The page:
The much-maligned 1st-round pick of the 2010 draft continues to try to silence the critics. Culver posted a respectable .312 wOBA in 2010 between the GCL and Staten Island, and put together a solid campaign for SI again in 2011, hitting .250/.323/.337, good for a .324 wOBA, in 312 plate appearances. The low SLG is a bit of a concern, but adding some weight to his 6'0" frame could help add some pop to his bat, as could some refinement to his switch-hitting swing. What he lacks in power, though, Culver makes up for offensively with his ability to draw walks (9.6% BB rate in 2011) and his speed on the basepaths.
Anybody still looking to criticize Culver or the Yankees for taking him should remember that he'll enter the 2012 season still just 19 years old. And a comparison of his 2010 totals to his 2011 show that he's trending in the right direction, especially in regard to his decreased K rate, down to 18.3% this past season. He'll never make any of us forget Derek Jeter in his prime with the bat, but Culver is more than capable of being an everyday shortstop at the next level thanks to solid range and a very strong throwing arm. And being so young, he's got plenty of time to improve his hitting and at least be able to step into the box at the Major League level and not get the bat knocked out of his hands. The next step is to see how Culver handles a full season of games, and that should start in 2012 with a promotion to Low-A Charleston.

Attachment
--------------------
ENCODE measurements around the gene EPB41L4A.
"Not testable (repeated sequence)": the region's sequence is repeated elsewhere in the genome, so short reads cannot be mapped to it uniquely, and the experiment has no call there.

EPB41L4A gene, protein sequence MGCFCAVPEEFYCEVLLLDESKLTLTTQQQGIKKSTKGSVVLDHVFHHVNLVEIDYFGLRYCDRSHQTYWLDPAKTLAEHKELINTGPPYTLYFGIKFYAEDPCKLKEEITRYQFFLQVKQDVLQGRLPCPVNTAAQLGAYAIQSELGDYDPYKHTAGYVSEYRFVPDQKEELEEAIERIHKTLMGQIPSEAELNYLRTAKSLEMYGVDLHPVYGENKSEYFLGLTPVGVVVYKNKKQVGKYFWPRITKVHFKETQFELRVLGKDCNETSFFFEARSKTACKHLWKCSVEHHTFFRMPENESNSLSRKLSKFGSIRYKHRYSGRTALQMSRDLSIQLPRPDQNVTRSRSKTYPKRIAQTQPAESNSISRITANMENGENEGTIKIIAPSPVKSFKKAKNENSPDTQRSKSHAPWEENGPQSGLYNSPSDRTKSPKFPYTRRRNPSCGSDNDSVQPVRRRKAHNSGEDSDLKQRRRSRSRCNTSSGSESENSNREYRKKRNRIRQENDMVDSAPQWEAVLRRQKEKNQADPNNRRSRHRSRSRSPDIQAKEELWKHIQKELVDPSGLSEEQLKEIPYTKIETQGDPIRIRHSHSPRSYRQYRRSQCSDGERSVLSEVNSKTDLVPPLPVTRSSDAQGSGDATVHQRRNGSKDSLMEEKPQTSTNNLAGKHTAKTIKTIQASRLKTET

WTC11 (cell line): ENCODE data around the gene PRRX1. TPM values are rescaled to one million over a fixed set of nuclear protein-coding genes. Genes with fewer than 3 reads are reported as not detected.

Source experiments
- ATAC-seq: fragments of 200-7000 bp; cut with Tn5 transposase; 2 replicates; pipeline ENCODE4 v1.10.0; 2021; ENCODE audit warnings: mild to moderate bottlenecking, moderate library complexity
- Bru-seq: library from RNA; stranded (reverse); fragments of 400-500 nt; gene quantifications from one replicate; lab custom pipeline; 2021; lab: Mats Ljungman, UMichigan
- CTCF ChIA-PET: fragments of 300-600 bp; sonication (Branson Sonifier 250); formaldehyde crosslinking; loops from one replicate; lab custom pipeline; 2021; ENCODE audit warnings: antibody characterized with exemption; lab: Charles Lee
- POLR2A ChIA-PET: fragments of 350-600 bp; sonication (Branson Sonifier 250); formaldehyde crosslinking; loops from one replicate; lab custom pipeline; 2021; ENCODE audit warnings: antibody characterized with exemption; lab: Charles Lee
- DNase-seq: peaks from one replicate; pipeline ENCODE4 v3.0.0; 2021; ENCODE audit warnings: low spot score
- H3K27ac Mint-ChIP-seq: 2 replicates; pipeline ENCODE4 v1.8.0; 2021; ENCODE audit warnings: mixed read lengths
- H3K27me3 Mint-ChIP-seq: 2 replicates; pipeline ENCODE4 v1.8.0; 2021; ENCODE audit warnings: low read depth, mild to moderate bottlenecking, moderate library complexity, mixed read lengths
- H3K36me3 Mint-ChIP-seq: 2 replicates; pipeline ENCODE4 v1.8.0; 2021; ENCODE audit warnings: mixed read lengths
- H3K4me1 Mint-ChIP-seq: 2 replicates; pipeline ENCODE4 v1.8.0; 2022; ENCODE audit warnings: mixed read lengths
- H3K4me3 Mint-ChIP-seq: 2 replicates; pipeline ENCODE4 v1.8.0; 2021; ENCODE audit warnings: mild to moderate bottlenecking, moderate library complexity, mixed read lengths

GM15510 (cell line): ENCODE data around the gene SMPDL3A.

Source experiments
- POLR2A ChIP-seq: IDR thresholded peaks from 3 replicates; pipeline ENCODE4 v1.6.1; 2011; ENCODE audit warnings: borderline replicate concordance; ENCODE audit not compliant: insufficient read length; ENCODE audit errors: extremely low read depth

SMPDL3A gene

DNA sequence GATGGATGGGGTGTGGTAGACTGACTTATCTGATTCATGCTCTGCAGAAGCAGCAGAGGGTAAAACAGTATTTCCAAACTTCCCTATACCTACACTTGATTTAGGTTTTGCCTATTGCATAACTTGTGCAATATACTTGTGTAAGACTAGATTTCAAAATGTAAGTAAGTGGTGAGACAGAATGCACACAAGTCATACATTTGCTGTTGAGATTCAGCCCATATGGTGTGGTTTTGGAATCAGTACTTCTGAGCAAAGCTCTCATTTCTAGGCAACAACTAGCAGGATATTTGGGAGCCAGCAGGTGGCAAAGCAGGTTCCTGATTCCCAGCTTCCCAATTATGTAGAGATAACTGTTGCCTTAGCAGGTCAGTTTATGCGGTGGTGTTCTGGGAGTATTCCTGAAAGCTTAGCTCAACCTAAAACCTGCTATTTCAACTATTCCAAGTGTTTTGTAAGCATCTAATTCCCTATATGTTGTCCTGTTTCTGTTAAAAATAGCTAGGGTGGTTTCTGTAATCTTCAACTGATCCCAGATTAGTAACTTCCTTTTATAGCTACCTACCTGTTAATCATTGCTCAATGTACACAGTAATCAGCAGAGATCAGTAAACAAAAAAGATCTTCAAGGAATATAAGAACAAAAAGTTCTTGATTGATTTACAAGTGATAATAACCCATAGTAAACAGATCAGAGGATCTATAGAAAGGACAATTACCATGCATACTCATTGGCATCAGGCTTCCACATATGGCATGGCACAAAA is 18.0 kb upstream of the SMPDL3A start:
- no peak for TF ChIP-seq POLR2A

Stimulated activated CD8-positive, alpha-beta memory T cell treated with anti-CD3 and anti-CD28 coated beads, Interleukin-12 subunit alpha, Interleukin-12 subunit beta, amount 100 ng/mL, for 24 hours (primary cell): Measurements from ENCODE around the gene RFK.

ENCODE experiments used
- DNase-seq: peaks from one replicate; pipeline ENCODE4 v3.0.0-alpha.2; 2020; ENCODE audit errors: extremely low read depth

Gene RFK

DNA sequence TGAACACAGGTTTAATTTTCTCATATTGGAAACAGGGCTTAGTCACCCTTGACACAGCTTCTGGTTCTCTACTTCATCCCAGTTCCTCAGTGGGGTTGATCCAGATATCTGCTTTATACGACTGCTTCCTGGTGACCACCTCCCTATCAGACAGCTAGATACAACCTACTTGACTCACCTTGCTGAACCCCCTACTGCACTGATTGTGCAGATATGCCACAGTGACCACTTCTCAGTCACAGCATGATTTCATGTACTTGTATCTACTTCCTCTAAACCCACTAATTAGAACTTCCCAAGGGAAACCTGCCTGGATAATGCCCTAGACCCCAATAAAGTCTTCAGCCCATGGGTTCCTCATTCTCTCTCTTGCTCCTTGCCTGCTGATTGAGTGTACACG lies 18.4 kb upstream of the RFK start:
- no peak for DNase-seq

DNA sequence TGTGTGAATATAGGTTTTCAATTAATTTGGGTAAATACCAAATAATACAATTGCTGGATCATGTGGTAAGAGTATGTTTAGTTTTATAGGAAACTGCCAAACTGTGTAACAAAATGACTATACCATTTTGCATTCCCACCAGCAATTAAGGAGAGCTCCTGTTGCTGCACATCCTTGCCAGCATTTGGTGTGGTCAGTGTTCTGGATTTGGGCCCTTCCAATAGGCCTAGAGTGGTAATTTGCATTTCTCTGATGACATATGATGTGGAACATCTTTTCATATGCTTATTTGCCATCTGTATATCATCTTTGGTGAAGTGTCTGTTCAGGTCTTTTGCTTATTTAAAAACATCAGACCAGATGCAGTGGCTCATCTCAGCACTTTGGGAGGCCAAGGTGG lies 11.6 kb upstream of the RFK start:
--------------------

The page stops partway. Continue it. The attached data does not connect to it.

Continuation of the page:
** Check back tomorrow afternoon for spots 20-16. **
"Kobe Bryant can be credited with an assist to Alex Rodriguez.
According to multiple sources, the Yankees third baseman recently followed a recommendation from Bryant, the Los Angeles Lakers star, and traveled to Germany for an experimental therapy called Orthokine on his bothersome right knee.
The innovative procedure was performed on Rodriguez — with the Yankees’ blessing — within the last month, according to one source. The Yankees first cleared the procedure with the commissioner’s office to avoid the appearance that Rodriguez might be receiving impermissible treatment....
Orthokine involves taking blood from the patient’s arm and spinning it in a centrifuge, a machine used in laboratories to spin objects around a fixed axis. The serum is then injected into the affected area — in this case, Rodriguez’s knee."
I've watched 2 of the 3 Lakers games since the NBA season started and Kobe looks pretty good, so I guess this is a good attempt at keeping The Horse and his knees healthy and on the field in 2012.
One question, though. Did he get a discount on the price for doing 4 knees instead of just the one?